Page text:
Re: Recursive look up of base in outer headers

Al Gilman <asgilman@access.digex.net> Tue, 02 September 1997 21:14 UTC

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From: Al Gilman <asgilman@access.digex.net>
Message-Id: <199709022100.RAA03064@access4.digex.net>
Subject: Re: Recursive look up of base in outer headers
To: Jacob Palme <jpalme@dsv.su.se>
Date: Tue, 2 Sep 1997 17:00:20 -0400 (EDT)
Cc: mhtml@segate.sunet.se, uri@bunyip.com
In-Reply-To: <v03110700b031e7c5aae8@[130.237.158.12]> from Jacob Palme at "Sep 2, 97 05:58:53 pm"
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to follow up on what Jacob Palme said:

> 
> The MHTML standard says that if there is both a Content-Base
> and a Content-Location header in the same content heading, the
> Content-Base has precedence over the Content-Location. Is there
> any problem with this? Clearly, the standard must specify which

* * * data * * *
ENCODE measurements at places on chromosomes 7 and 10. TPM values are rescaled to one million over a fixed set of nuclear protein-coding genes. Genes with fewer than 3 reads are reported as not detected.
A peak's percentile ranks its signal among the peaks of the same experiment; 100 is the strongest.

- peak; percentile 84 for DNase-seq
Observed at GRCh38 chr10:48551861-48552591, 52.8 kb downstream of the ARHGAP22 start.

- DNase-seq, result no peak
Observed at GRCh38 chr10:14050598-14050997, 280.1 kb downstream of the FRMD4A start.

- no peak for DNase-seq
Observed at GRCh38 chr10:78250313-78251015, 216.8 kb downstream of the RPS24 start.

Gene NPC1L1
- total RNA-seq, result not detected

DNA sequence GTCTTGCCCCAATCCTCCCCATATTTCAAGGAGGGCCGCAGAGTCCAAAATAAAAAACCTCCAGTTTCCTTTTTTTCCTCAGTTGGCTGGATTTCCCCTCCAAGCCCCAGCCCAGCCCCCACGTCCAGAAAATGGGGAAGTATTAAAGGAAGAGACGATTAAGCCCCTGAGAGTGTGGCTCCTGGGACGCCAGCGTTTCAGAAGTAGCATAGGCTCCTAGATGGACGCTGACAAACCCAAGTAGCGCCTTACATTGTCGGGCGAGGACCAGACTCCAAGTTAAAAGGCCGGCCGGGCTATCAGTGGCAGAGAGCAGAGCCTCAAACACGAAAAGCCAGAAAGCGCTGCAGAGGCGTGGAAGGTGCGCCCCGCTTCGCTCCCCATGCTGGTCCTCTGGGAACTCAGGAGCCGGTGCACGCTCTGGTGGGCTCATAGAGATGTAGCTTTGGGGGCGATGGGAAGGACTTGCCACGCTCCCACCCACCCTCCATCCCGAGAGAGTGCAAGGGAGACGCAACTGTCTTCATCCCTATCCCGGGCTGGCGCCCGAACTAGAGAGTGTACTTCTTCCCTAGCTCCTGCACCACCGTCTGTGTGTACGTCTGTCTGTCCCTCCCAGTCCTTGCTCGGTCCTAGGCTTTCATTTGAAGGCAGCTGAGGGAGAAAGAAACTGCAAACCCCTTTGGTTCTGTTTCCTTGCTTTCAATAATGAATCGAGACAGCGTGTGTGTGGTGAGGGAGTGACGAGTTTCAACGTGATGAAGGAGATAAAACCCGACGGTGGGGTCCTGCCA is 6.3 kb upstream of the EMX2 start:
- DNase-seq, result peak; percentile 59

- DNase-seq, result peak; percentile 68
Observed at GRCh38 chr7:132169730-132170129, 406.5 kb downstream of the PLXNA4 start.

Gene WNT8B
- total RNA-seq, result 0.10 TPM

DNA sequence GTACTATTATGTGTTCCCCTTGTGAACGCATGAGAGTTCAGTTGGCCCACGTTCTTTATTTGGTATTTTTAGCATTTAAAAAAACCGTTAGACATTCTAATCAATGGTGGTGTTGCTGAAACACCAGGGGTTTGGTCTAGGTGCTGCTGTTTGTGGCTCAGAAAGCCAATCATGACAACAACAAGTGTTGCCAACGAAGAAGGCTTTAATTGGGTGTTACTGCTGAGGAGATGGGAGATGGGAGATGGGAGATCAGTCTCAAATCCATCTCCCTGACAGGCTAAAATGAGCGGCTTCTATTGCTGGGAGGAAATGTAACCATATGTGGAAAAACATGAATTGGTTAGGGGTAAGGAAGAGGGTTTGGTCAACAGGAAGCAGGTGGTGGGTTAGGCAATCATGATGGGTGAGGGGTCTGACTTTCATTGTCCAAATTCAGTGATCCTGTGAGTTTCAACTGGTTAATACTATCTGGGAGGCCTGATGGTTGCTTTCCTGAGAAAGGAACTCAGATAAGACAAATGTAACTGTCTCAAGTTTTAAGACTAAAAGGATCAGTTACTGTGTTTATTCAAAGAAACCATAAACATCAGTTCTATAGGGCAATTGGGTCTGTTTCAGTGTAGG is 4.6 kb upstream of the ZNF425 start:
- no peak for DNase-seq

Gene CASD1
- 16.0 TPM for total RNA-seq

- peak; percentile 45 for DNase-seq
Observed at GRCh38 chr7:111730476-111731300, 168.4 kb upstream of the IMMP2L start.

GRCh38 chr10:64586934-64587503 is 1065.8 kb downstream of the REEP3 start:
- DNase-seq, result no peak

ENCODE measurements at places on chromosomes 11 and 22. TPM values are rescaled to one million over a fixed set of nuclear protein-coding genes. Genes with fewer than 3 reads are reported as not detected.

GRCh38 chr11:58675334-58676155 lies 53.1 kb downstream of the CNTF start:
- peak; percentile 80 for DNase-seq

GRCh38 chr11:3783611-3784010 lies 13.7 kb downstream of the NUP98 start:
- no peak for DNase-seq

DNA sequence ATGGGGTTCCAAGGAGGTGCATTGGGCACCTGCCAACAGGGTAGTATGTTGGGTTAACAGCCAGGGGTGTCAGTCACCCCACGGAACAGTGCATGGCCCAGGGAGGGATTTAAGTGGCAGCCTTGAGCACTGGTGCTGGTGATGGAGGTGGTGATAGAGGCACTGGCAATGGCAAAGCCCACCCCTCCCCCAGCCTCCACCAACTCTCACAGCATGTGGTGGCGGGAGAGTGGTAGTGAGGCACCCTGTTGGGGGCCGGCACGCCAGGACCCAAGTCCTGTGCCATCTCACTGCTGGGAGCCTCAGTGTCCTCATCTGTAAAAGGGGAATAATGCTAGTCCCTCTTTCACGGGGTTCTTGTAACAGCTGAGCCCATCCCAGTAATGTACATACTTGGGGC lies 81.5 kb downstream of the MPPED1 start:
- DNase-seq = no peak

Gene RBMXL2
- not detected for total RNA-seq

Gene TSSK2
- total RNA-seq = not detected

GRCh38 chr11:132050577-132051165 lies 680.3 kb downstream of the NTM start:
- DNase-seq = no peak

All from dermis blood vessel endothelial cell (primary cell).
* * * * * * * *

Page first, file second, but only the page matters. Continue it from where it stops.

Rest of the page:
> has precedence, good standard should not leave things like
> this undefined. "undefined" in my opinion is an ugly word
> in standards documents.
> 

Some more loose talk from this end -- I haven't done the homework
implied:

I suspect that HTTP is willing to trust that header fields are
received in the order sent, and give precedence to the textually
last header field within a [single message header, or by
extension the headers of a single MIME part].  Since in the email
context you may not wish to trust that header fields are received
in the order that they were sent, you may have a good reason not
use that as the basis for resolving conflicts.

Personally, I see some virtue to a policy which would make the
presence of both a Content-Base and Content-Location header field
within the same header block an error [leaving BASE undefined] if
they do not agree as to the implied BASE.  But I do see the
choice whether to fix this quietly, fix it with a warning, or not
fix it as a judgement call without an iron-clad case for any one
choice.

Particularly, if the same Content-Base + Content-Location value
pair are at risk of being interpreted one way when transmitted
in MIME and another way when transmitted via HTTP I see this as
a likely source of trouble and too arcane for prime time.  

--
Al Gilman